I taught myself design and the design business. I went for an MFA after having practiced for well over ten years. I believed people would point out the aesthetic and conceptual problems in my work, leading me to the shining path of Great Design. It didn't happen. (Not that it couldn't. They were just starting a new MFA program at ArtCenter when I was getting ready to return to school and I got Lou Danziger to go over my work say semi-insulting things. I decided that being in the first class of a new program was a bit too much like the years of teaching myself so I opted for other alternatives but that couple of hours of time with Lou taught me as much about doing design as all of grad school did. I learned other stuff in grad school but not what I expected.)

Marian:

And I also wondered if it would be possible to have some kind of in-school student work program. [snip] The students have the support of the staff, but otherwise meet with the client and see a project through from beginning to end. [snip] Does anyone know of a school that does this?

Many schools do the big project thing. Some also have smaller student "real" projects. When I taught at University of Minnesota Duluth I was in charge of a class where students acted as a sort of design firm for the campus. I'd always had bad feelings about such classes. They seemed like an invitation for exploitation and disrespect and a great way to undermine the local design business. This may have been the best part of the program. People called me and said "I need a poster." At the start of every class I'd say "Who needs a project?" They all knew that if they took on too much they'd suffer and if they didn't do enough they'd suffer in other ways.

Their job was to call the client, arrange a meeting, bring up the subject of a fee that I didn't tell the clients about, come back to us and present their thinking, share stories about weird things that clients say and engage in discussions about how best to respond. . . People came out of school with projects done for clients in their portfolios, job management and client contact experience, an appreciation for client needs and for following up on things, and at least a start in figuring out how to make discussions move toward the best end for all involved.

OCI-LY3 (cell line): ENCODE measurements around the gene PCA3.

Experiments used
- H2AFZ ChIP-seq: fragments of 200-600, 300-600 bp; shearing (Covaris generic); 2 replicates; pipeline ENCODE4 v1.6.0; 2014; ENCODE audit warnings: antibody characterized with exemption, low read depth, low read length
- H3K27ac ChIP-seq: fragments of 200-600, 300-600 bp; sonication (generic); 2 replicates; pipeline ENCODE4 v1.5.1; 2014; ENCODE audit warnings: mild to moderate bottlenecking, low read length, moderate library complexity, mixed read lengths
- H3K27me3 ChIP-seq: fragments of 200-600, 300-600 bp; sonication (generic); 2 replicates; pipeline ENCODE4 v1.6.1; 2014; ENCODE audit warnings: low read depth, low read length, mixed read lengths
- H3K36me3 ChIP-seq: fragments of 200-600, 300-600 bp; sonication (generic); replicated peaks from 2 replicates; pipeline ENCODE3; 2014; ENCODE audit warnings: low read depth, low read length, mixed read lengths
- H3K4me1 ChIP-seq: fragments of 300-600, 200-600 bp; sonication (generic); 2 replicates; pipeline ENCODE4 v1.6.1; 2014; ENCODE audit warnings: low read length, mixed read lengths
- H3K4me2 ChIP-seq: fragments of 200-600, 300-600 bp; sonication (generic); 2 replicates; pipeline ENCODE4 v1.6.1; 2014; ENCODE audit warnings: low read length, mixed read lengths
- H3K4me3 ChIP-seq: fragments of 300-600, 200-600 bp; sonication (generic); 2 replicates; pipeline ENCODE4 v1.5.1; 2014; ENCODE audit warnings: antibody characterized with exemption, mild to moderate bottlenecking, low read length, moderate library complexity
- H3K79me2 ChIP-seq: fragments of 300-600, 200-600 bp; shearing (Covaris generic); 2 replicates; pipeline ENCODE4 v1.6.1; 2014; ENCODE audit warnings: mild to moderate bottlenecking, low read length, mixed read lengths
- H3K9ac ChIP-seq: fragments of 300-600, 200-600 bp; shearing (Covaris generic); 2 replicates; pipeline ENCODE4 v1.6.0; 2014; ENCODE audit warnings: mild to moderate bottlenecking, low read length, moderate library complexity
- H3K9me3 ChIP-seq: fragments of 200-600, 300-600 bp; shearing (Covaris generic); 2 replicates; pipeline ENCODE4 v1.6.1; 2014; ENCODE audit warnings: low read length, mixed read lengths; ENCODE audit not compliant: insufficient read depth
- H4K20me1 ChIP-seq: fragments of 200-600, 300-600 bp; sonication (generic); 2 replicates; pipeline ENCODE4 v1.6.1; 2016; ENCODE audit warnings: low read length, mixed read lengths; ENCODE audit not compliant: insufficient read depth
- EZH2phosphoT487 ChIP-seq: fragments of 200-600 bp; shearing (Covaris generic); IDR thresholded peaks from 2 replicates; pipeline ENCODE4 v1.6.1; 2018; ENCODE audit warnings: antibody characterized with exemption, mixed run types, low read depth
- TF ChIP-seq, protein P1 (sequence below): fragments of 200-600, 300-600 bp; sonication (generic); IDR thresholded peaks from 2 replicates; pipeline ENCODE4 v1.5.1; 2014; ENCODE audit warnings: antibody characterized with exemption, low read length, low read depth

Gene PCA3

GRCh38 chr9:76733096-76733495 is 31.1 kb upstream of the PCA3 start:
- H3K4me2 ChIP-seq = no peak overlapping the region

I also always encourage students to talk to me about any work they're doing, how to deal with clients, etc. Some of them have had the sense to take me up on it.

On Jan.24.2004 at 02:58 PM
RCS’s comment is:

What does a student get from school?

I learned the language, the syntax, and an idea of my �style’, but not much of how a studio works, or client interaction. I was about to embark on that quest. To find a job that would slingshot me into the field. Then I leaned the awful truth… a two year degree wont get you very much more than a job designing pull-tabs. I am now on track to a for year degree hoping, no, pleading that that will give me the edge.

I want to reply to my previous statement. I am in a to year program that is good but not great. I have learned a lot in the last few years and have had some good opportunities. I don’t consider myself to be arrogant or think my design is 'IT', but i do feel it is good. I want to learn…I just don’t feel that very many institutions even consider someone with a 2 year tech degree. I know this a huge generalization, but from my experience it’s true.

On Jan.26.2004 at 12:29 PM
B A’s comment is:

Unfortunately I haven't the time to read all 60+ messages in this topic, but I would like to respond to Jason's original posting, in brief. Any redundancies will then just exist for impact and support.